Many people look to religion for dietary guidance. Sometimes organized religion offers official guidance in the form of dietary prohibitions (no pork) or prescriptions (halal, kosher, etc.). Sometimes individuals attempt their own interpretations, with inconsistent and sometimes amusing results. One website lists the “Top 10 Christian Weight Loss Programs.” These are: The Daniel Plan The
Book review of Persevere: A Life with Cancer, by Lisa Bonchek Adams. This book is a gem. Lisa Bonchek Adams was an atheist, a realist, and a talented writer and poet. Before her recent death from breast cancer, she shared her experience and her insights with the world in the form of blogs and poems.
Religion will always be a controversial subject, but its impact on health is one area that lends itself to objective investigation. Do religious people live longer? Are they healthier? Prayer, laying on of hands, pilgrimages to Lourdes, faith healing, and exorcism rituals might have a role in providing subjective comfort to some people; but do
An email correspondent occasionally sends me items of interest from the Indian press. He recently sent me two clippings about initiatives to solve all of India’s problems by studying the Vedas (for Hindus) and the Qu’ran (for Muslims). The Vedas The headline read, “For diabetes, cancer cure, Raj institute to study the Vedas.” The article
A review of the book God: An Autobiography by Jerry Martin. Caladium Publishing Company, Doylestown PA, 2016. ISBN 978-0-9967253-1-6. 362 pages. Jerry Martin was raised as a Christian but he had been an agnostic ever since college. Then one day God spoke to him. He was in the throes of new love with the woman
The “Hubbard protocol” is Scientology’s religion-based, pseudoscientific “detoxification” treatment used in its Narconon program to treat drug addiction. It was dreamed up by a science fiction writer with no medical training. Now it is being studied as a treatment for veterans suffering from Gulf War illness. Our limited public money for research is being wasted on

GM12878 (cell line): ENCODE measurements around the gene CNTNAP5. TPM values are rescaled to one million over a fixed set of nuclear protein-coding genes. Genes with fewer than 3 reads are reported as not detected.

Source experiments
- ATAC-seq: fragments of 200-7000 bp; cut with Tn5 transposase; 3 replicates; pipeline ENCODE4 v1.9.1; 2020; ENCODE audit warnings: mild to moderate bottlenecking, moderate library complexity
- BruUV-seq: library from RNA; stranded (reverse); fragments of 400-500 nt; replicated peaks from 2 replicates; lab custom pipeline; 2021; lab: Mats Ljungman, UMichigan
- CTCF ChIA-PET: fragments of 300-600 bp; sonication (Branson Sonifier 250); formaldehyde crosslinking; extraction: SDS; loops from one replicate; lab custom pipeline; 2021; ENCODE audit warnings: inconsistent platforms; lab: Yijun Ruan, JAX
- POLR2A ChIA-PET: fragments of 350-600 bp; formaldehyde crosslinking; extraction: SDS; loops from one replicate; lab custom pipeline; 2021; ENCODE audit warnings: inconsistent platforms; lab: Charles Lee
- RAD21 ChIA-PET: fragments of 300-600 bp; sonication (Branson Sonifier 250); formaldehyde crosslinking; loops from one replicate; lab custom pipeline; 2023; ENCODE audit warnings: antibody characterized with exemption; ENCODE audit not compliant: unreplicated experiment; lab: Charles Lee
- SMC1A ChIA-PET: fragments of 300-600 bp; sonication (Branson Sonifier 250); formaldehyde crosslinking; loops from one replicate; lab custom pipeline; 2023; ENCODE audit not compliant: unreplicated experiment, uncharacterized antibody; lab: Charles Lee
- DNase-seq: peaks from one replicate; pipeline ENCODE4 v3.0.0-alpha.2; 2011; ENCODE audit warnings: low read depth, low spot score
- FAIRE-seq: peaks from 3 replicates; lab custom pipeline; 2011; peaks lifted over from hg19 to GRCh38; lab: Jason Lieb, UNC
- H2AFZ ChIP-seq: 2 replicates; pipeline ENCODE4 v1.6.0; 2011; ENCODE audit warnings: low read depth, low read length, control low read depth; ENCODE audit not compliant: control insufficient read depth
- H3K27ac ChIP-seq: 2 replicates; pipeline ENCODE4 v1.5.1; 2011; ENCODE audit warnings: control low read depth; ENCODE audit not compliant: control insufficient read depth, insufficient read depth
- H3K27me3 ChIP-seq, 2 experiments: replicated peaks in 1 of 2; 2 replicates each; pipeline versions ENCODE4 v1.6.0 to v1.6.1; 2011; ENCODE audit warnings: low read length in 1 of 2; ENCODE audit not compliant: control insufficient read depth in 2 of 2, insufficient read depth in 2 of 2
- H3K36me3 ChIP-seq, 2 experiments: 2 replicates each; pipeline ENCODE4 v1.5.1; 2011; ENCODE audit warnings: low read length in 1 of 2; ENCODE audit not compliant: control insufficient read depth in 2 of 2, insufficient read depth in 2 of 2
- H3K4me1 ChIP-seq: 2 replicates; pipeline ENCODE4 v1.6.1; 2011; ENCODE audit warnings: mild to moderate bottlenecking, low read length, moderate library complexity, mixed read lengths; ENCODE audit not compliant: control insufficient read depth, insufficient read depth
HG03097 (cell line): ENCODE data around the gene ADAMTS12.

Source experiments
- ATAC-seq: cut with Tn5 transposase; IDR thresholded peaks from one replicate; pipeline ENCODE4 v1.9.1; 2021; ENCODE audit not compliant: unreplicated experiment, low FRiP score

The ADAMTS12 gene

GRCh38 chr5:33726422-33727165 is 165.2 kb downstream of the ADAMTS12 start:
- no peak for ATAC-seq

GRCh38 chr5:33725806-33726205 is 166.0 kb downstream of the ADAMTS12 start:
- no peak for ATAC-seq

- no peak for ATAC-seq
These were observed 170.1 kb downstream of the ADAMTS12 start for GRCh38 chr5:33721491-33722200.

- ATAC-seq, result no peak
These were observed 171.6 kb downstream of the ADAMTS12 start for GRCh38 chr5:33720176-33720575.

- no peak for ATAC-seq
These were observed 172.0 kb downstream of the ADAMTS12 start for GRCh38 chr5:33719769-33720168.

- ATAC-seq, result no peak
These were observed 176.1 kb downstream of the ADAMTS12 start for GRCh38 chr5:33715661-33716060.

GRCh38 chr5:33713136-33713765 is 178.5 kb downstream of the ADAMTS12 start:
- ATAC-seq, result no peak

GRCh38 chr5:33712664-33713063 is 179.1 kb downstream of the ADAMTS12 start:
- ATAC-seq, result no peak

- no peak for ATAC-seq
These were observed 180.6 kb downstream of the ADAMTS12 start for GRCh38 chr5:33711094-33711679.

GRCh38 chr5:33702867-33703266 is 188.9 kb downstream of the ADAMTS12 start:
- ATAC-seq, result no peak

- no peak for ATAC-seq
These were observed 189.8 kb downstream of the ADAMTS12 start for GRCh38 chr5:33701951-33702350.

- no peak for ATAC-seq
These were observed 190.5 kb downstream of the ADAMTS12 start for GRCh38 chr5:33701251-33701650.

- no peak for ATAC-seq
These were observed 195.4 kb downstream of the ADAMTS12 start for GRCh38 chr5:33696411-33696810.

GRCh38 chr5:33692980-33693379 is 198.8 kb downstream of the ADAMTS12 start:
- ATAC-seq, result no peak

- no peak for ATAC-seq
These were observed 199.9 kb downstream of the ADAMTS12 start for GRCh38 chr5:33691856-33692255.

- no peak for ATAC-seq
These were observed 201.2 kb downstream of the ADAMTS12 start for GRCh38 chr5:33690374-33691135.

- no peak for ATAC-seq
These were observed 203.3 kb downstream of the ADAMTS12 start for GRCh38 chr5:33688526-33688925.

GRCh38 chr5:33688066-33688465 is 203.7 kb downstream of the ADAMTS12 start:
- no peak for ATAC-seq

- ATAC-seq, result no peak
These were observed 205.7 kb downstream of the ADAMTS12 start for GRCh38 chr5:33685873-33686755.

I got an e-mail with a link to a video featuring “Dr.” Leonard Coldwell, a naturopath who has been characterized on RationalWiki as a scammer and all-round mountebank. Here are just a few examples of his claims in that video: Every cancer can be cured in 2-16 weeks. The second you are alkaline, the cancer already stops. A pH
Scientology has openly declared war on psychiatry and is ambivalent if not openly hostile towards the rest of medicine. Its “mind over matter” philosophy promises that attaining the “Clear” state will eliminate illness. Recently there has been a spate of exposés of Scientology, ably reviewed by Jim Lippard in Skeptic magazine (Vol. 18, No. 2).
Is there such a thing as a miracle? Miracles are defined as unusual events that are not explicable by scientific or natural laws and that are assumed to be the result of supernatural intervention. The very concept is so fuzzy that it borders on the unintelligible. Religious believers refer to many things as miracles: the
I recently wrote about the health consequences of Scientology (Skeptic Vol. 18, No. 3). Scientology isn’t the only culprit. Other religions can be hazardous to health, too. I was forcefully reminded of that when a recent news article reported that 86% of holy water samples tested in Austria contained fecal matter (holy shit!). Jehovah’s Witnesses